It was after that championship season and just before graduation that Effinger said he first felt compelled to become a motivational speaker.

“I was called out of class to go see one of my football coaches,” Effinger said. “He asked me to talk to another student who was missing fingers on one of his hands who was in his office and in some trouble. Coach wanted me to tell this young man about my experiences playing sports and other accomplishments, so I could try to explain the difference between ‘positive’ and ‘negative’ attention.”

Effinger said he did not feel like any kind of role model at the time, but did as his coach requested.

“After I spoke with the student, coach pulled me aside and told me that I now had a responsibility,” Effinger said. “He said that responsibility was to help others learn how to overcome adversity to achieve success. I was 17 at the time and didn’t want the responsibilities I already had, but I asked coach how I was supposed to accomplish this. He said that was for me to figure out.”

It took a few years, but when Effinger was 23 years old, married with a son and another child on the way, he had an epiphany that would change his life forever, he said.

“I decided to get into the best physical shape of my life and try out for a semi-pro football team with the intent of then earning a tryout with an NFL team,” he said.

Effinger said that he felt if he could by successfully achieve these lofty goals, then he could demonstrate to others that through hard work, determination and perseverance one could overcome tremendous odds to achieve greater goals than anyone thought possible. He felt that was the way to fulfill the “responsibility” that Coach Crutchfield had given to him, he said.

Effinger worked out for over six months in preparation, and he not only made the team on the 1974 Southern California Rhinos semiprofessional team, he became their starting fullback and scored a decisive touchdown in the championship game, which the Rhinos won. He was also named “most inspirational player” by his teammates and coaches. He received a letter from George Allen, the former head coach of the Washington Redskins, inviting him to participate in a free-agent tryout camp.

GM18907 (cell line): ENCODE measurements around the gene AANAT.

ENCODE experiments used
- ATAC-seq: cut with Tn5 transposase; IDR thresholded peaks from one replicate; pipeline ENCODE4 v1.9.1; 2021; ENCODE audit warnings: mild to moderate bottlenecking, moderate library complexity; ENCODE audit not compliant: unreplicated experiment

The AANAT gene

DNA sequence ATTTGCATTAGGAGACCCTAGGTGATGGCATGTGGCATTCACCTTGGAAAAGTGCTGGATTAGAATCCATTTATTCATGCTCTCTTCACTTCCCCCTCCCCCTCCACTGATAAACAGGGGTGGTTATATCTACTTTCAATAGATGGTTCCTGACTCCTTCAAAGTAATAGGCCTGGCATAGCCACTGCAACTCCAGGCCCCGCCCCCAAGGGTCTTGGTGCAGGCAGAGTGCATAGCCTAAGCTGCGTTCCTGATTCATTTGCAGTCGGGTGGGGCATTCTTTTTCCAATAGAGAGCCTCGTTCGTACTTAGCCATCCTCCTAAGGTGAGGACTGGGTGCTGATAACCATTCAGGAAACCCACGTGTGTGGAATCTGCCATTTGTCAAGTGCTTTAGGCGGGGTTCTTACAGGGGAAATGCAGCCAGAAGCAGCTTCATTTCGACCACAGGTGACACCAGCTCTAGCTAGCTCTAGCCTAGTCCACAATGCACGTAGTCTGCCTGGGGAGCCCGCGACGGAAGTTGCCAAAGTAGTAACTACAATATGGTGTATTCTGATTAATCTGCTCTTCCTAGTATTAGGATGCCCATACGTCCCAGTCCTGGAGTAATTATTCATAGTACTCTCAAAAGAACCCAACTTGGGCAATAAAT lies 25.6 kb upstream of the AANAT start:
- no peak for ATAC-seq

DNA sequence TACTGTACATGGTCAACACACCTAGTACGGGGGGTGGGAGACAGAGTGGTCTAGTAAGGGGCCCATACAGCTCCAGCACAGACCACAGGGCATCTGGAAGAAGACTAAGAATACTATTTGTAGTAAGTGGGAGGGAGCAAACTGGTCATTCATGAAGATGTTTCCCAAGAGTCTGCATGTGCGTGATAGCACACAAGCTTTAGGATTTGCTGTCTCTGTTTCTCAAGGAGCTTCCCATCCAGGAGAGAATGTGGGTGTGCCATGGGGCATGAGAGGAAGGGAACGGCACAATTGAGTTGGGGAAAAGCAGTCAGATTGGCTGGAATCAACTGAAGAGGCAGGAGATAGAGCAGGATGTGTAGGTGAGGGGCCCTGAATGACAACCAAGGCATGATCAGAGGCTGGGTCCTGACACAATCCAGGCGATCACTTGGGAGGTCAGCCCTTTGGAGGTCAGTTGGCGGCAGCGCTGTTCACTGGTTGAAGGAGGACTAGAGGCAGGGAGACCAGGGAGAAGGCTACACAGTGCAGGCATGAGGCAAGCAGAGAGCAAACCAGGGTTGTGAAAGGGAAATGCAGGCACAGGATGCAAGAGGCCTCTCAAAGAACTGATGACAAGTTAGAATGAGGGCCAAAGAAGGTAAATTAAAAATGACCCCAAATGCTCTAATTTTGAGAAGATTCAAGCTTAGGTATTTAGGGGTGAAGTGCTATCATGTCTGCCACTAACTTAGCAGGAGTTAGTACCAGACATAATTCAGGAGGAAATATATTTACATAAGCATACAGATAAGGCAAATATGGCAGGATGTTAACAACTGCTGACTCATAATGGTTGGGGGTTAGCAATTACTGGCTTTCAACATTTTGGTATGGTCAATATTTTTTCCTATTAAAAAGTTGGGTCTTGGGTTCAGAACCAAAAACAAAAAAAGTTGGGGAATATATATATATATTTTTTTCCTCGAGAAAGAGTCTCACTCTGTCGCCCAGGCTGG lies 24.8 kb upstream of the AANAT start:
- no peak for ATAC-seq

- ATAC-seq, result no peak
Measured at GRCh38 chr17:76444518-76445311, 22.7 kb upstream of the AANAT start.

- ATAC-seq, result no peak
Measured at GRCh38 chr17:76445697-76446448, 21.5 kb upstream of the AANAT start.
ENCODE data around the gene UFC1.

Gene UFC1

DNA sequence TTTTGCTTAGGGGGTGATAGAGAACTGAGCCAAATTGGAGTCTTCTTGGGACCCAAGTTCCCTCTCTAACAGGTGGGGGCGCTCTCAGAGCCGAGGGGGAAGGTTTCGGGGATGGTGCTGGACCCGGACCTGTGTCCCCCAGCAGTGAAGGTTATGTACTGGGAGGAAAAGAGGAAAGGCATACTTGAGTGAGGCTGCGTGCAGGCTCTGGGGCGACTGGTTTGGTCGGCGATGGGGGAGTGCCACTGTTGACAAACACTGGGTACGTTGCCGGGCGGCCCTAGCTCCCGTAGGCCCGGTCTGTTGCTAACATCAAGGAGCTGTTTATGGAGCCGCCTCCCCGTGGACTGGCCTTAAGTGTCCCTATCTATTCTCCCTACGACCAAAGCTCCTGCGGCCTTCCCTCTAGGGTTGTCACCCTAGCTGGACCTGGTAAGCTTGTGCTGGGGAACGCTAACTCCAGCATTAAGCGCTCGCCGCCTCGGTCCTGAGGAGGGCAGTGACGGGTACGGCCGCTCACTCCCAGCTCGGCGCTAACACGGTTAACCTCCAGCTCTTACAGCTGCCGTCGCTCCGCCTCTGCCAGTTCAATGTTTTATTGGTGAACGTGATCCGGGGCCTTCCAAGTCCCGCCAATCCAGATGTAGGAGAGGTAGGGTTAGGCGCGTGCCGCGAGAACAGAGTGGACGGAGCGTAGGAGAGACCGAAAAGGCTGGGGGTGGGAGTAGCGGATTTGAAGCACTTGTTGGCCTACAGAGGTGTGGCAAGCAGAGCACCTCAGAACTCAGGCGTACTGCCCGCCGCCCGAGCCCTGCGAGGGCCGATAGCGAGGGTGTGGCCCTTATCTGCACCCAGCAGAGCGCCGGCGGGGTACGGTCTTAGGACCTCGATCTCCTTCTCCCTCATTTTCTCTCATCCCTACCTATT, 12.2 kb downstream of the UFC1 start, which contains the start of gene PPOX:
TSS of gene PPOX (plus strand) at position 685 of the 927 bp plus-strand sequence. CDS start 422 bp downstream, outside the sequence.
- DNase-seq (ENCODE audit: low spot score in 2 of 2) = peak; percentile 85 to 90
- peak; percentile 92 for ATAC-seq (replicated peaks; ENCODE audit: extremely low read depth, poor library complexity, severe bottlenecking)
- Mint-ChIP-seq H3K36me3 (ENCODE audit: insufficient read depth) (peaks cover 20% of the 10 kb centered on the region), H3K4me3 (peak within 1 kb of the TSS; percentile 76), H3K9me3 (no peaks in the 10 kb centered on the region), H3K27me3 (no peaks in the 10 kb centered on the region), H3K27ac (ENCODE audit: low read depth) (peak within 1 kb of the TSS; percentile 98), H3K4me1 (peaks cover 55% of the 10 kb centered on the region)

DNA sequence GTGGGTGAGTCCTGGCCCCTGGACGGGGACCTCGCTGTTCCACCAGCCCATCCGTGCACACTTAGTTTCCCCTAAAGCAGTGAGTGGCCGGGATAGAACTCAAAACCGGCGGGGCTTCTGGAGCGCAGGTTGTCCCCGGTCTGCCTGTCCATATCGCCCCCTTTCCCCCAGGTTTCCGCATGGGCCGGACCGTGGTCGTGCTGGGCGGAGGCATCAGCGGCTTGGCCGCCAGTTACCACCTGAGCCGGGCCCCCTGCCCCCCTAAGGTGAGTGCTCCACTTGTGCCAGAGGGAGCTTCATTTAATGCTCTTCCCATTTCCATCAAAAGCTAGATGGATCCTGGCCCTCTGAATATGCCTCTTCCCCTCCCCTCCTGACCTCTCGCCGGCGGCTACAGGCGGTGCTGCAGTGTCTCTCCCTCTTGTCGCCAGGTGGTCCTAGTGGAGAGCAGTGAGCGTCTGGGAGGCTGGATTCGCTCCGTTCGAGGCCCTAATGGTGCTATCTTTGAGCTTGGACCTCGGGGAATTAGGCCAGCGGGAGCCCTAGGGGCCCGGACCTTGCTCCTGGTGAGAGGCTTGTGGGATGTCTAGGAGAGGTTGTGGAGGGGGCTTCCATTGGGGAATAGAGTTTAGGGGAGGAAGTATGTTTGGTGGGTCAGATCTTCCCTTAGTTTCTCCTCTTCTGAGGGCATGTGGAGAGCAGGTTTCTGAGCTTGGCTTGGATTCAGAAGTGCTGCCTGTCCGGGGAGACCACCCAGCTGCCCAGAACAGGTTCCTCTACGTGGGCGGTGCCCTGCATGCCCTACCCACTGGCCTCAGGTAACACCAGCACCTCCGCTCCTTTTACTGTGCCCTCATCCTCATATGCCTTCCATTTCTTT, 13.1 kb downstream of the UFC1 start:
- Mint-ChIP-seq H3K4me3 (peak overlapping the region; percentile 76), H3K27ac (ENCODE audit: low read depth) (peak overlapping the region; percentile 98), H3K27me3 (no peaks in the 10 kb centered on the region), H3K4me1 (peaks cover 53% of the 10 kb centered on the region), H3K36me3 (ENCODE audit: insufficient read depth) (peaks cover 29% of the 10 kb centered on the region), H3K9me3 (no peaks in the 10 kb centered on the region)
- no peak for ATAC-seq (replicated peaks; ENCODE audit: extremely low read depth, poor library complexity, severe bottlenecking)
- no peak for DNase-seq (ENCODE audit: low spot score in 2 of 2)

“Every single goal I set that year came true for me,” Effinger said. “It was a life-changing experience that led me to tell that story over and over again to anyone interested in hearing about it, and it became the basis for my motivational presentation and my subsequent book.”

Through his motivational speaking activities, Effinger has helped to raise tens of thousands of dollars for various charitable organizations. He often donates up to 50 percent of his speaking fees to charity, and he recently pledged to donate half of his speaking fees going forward to his club’s foundation to help with scholarships they give to local high school students.

Over time, Effinger realized that it was not the experience of getting an NFL tryout that fulfilled the responsibility his coach gave to him, but it was his continued pursuit of sharing his motivational story and of being involved in community service that did.

And now, in addition to serving as membership chairman and marketing communications committee chair at his club and being involved in their community projects, Effinger also serves as the president-elect for 2017-2018. He is also proud to serve as the Key Club adviser at Great Oak High School in Temecula and continues to speak at Kiwanis and Key Clubs throughout the western United States, as well as other organizations whenever asked, to give his inspiring presentation. It is just one of the ways he contributes to the mission of Kiwanis International. For his contributions to his Kiwanis Club in 2016-2017, Effinger was named Kiwanian of the Year by his fellow club members.

“When I get involved in something meaningful, I go all-in,” Effinger said. “And I am certainly all-in with Kiwanis.”